Interview with virtuoso of harmonica Peter Madcat Ruth, one of the most versatile musicians in the world

"The harmonica is directly connected to the breath. Of all the instruments, Harmonica is the closest to the human voice. Muddy Waters called the harmonica 'The Mother of the Band'."

Peter Madcat Ruth: American Roots Music Passion

Peter Madcat Ruth is a Grammy Award-winning virtuoso harmonica player based out of Ann Arbor, Michigan. But Madcat doesn't just play blues harp: he also sings and plays ukulele, guitar, high-hat, jaw-harp, penny-whistle, kalimba, banjo and other folk instruments from around the world. He has established an international reputation through his exhilarating, riveting virtuosity on the harmonica. His expertise on this instrument has amazed audiences world-wide. He is equally at home playing blues, folk music, jazz, country, or rock and roll. 

Madcat's music has been evolving for over 50 years. It started in the Chicago area in the early 1960's, with Madcat playing folk/blues on guitar and harmonica. By the late 60's he had immersed himself in the Chicago Blues and was studying harmonica with Big Walter Horton. In the early 70's Madcat moved to Ann Arbor, Michigan where he was a key presence in two of Ann Arbor's finest progressive rock bands: New Heavenly Blue and Sky King. By the mid 70's Madcat was touring the world with jazz pianist Dave Brubeck. In the 80's, Madcat went solo infusing the folk/blues tradition with elements of rock and jazz. In 1990, Madcat teamed up with guitarist/singer Shari Kane to form the duo Madcat & Kane. For the past twenty three years they have been touring nationally and internationally. And In 1998 Madcat teamed up with Chris Brubeck to form Triple Play and also started performing with Big Joe Manfra in Brazil.

Madcat's experience is extensive. He has been an invited guest performer at many harmonica festivals in North America, South America, Europe and Asia. His harmonica playing is heard on over 100 CDs and LPs. National television and radio appearances, symphony orchestra performances, radio and television advertisements, and harmonica workshops all attest to Madcat's reputation as one of the best and most versatile harmonica players in the world.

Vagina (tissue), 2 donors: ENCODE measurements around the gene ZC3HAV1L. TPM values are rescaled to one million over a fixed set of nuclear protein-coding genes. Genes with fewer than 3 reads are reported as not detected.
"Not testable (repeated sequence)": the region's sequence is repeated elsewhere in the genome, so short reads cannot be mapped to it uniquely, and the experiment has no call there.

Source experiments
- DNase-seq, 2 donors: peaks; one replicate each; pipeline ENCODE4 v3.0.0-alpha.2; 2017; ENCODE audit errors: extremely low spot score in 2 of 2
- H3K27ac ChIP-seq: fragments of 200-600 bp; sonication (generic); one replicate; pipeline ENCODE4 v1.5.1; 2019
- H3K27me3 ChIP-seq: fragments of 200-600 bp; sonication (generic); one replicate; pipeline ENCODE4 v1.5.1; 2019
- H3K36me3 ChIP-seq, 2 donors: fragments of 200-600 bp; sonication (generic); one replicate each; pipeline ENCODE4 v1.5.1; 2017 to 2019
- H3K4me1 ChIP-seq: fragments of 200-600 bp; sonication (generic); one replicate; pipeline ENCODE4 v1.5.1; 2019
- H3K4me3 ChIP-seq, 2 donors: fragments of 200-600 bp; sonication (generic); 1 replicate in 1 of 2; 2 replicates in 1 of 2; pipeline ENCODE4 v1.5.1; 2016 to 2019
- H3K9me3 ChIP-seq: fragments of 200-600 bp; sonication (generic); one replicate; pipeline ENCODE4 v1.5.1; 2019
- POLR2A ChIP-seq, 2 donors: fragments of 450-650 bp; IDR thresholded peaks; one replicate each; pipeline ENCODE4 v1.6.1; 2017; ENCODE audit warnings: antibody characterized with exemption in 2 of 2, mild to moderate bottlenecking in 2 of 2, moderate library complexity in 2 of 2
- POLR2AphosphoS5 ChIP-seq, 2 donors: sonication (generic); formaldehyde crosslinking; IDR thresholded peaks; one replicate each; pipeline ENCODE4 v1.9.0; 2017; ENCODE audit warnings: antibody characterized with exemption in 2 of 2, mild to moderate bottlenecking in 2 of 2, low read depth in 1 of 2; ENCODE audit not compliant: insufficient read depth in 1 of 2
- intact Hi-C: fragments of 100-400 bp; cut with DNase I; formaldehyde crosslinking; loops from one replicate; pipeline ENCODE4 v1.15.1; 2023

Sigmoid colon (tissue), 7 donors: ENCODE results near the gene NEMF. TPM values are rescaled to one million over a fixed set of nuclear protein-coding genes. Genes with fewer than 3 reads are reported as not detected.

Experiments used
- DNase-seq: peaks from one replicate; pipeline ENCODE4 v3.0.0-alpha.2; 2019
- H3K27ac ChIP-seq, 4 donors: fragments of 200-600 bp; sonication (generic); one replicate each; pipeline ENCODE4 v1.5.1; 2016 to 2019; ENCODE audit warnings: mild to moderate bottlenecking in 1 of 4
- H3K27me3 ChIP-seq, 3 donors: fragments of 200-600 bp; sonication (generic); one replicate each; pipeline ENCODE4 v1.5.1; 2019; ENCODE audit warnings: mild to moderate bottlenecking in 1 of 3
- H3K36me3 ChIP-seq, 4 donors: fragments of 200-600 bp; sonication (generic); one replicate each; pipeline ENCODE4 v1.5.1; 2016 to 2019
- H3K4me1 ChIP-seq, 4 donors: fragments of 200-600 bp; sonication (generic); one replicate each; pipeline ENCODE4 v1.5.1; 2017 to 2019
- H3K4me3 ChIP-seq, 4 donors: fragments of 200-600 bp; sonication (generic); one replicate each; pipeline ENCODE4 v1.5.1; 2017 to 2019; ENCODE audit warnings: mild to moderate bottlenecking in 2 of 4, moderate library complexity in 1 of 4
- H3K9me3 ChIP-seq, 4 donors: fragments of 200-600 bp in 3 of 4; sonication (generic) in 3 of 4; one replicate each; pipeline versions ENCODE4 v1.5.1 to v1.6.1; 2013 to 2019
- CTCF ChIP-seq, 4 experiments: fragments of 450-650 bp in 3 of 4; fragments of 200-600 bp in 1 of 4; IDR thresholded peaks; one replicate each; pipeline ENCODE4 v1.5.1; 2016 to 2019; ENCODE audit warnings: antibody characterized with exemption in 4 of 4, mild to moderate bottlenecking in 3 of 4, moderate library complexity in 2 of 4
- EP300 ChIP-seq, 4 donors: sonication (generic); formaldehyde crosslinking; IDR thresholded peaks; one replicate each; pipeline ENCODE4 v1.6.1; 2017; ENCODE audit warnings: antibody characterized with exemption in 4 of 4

Interview by Michael Limnios

What do you learn about yourself from the blues and what does the blues mean to you?

When I started listening to blues it was the most “real” music I had ever heard.  Willie Dixon said: “Blues are the facts of life”.

How do you describe Madcat’s sound and progress, what characterize your music philosophy?

Most of the harmonica players of my generation became interested first in Rock and Roll music, and then were drawn into Electric Blues music. But my path was different. I was first interested in folk music which lead me to Acoustic Blues which then lead me to Electric Blues.  Another huge difference is that I listened only to Sonny Terry for the first few years I played harmonica. Then later I listened to Jr. Wells, Little Walter, Big Walter Horton, Sonny Boy Williamson, James Cotton, Paul Butterfield, Slim Harpo and everyone else.

"Go back and listen to the music that your musical heroes listened to and it will help you understand where the music came from. For instance, Jimi Hendrix listened to Muddy Waters / Muddy Waters listened to Son House…"                            (Photo by Mariana Tirso) 

Which is the most interesting period in your life? Which was the best and worst moment of your career?

In 1968 I met Chris Brubeck at a jam session. In 1969 I joined his band New Heavenly Blue. We made 2 LPs, one on RCA Records and one Atlantic Records.  After that I joined his band Sky King and we made a record on Columbia Record. After that I joined his brother’s band the Darius Brubeck Ensemble. Then I was invited to join Dave Brubeck’s Two Generations of Brubeck. We made 2 LPs on Atlantic Records.  So the 1970s was an amazing decade for me.

The worst period of my life was in the late 1980s. For a couple of years I tried to keep a band together which had some very some very talented musicians, but they had very difficult personalities. I learned my lesson. After that I will only play music with people that are easy to get along with.

Why did you think that the Jazz and Blues music continues to generate such a devoted following?

It’s great music.

What’s the best jam you ever played in? What are some of the most memorable gigs you've had?

There have been many great jams in my life. One of the best was when Howard Levy and Sugar Blue both came to sit in with my band in Chicago. While performing with Dave Brubeck world-wide, there were many memorable gigs.